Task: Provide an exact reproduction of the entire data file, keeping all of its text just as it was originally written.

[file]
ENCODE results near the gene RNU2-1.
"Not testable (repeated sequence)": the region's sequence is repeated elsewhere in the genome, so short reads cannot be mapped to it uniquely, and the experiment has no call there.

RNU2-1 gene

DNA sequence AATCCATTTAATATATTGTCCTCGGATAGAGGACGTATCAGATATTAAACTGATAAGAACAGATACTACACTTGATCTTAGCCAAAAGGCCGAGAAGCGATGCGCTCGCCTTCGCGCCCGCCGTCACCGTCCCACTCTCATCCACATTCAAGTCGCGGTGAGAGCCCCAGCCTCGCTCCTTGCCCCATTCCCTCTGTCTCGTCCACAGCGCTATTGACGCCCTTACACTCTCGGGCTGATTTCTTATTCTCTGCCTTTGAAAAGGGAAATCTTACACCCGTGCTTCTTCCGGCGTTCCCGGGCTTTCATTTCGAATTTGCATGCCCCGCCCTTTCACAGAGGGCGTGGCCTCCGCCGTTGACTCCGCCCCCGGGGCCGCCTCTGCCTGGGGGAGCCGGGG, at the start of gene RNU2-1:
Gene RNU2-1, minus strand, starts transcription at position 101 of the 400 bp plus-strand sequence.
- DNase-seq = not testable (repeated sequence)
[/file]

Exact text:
ENCODE results near the gene RNU2-1.
"Not testable (repeated sequence)": the region's sequence is repeated elsewhere in the genome, so short reads cannot be mapped to it uniquely, and the experiment has no call there.

RNU2-1 gene

DNA sequence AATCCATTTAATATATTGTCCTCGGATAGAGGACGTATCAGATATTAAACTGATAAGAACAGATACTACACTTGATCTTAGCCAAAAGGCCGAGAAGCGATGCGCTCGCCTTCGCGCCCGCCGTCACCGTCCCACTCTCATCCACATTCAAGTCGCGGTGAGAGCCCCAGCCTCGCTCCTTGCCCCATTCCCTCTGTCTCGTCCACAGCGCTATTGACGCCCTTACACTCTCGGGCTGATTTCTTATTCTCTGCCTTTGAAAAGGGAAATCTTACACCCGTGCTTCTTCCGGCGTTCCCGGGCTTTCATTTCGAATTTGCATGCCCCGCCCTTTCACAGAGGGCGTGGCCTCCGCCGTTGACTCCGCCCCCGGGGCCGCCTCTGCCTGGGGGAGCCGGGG, at the start of gene RNU2-1:
Gene RNU2-1, minus strand, starts transcription at position 101 of the 400 bp plus-strand sequence.
- DNase-seq = not testable (repeated sequence)